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Early US market sprinters suffer from the same rust problems as every other Mercedes from the late 90s and early 00s. MB's paint process was ****.
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Old 08-01-2015, 09:56 PM
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Yeah, every time you see an old Sprinter around here, it looks horrid.
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  #9  
Old 08-01-2015, 10:54 PM
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Wear out in the sense that " this vehicle is too unreliable / needs too much repaired to be worth keeping ". I'm considering companies that buy new and turn over not the odds and ends that some get and keep limping along.
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  #10  
Old 08-02-2015, 09:46 AM
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Ours has been in the south most of its life but has surface rust. The paint is about the worst automotive paint I've ever seen. It's a thin single stage paint, no clear coat at all. It is chalky and flakes off, the rust is where the paint flaked off.
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  #11  
Old 08-02-2015, 11:34 AM
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Friends have a Roadtrek camper based on the diesel Sprinter chassis. They've traveled all over the (USA) nation but are based in central California. No rust on their vehicle that I've seen. I wonder if the camper company (they're in eastern Canada) puts another coat of paint over the factory paint?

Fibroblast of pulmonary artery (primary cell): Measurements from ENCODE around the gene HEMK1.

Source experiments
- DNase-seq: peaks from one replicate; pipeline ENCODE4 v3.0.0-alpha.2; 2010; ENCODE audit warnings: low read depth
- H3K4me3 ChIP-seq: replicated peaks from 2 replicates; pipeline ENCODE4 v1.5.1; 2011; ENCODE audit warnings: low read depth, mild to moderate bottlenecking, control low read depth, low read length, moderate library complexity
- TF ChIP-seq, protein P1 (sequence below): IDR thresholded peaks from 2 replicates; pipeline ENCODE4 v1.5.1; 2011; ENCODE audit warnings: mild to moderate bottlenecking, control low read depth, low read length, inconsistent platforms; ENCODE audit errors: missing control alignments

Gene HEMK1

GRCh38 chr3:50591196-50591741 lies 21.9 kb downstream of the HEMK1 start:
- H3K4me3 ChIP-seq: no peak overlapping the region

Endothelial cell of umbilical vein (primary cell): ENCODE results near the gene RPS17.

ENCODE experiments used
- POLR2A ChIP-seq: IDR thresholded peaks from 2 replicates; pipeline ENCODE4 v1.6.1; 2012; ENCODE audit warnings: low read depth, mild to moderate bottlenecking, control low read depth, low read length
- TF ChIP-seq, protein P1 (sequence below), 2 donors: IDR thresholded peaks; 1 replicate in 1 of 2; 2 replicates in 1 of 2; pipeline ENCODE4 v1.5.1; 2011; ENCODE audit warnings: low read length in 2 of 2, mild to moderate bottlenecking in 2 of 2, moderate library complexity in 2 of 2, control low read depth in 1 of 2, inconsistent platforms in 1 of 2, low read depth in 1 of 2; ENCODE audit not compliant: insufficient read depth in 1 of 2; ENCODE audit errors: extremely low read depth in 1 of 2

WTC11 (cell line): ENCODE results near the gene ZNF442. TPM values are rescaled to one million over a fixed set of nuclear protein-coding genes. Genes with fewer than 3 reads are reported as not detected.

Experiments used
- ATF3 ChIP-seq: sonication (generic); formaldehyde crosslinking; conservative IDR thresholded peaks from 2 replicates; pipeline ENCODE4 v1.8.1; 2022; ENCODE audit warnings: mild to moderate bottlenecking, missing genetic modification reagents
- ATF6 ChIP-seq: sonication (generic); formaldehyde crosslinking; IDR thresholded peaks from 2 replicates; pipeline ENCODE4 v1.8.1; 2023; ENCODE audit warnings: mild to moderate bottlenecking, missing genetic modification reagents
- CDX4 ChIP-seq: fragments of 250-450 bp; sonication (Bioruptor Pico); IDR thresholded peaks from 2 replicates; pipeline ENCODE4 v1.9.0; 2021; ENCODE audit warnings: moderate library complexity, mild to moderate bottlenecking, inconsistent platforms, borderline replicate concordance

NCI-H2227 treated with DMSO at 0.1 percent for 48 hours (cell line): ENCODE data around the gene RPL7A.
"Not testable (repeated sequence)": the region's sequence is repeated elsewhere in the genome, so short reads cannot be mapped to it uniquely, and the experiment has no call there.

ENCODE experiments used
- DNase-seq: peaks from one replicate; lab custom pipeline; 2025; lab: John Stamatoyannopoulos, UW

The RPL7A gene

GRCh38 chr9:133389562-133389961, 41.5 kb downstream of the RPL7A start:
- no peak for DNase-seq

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  #12  
Old 08-02-2015, 11:40 AM
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On the plus side, you could use your sprinter as an extra layer of rust proffing for your other car.

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  #13  
Old 08-02-2015, 07:24 PM
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It is mostly the way they are treated. VW Eurovans suffered the same fate...(we had lots of them around in Canada as a commercial spec diesel van).
I know of some well taken care of Sprinters, and they are mint/perfect. Normal washing and waxing/touch ups goes a long way to keeping them rust free. Peculiar is where the Sprinter rusts, the newer generation along the body trim in the middle, it must vibrate or hold a ton of salt as they would not be dented or scratched there. But in general just unloved and driven till they die that is why they are rusty.
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Old 08-03-2015, 03:04 PM
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Speaking of rust, seems the 1970's Jap mini pickups all rusted away in <10 years in the east, but you still see them on LA freeways looking like they did in 1974. Depends on where you live. The change to galvanized sheet-metal in the 1980's helped tremendously. Today, body rust is a rare problem in states like GA, but nothing works for long in the rust belt.
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  #15  
Old 08-03-2015, 03:51 PM
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Here's our work "beater", Fruit-liner version. It's chalky on the outside, stinky and tore up on the inside but it runs and drives great.

I looked up underneath it and there's literally no rust.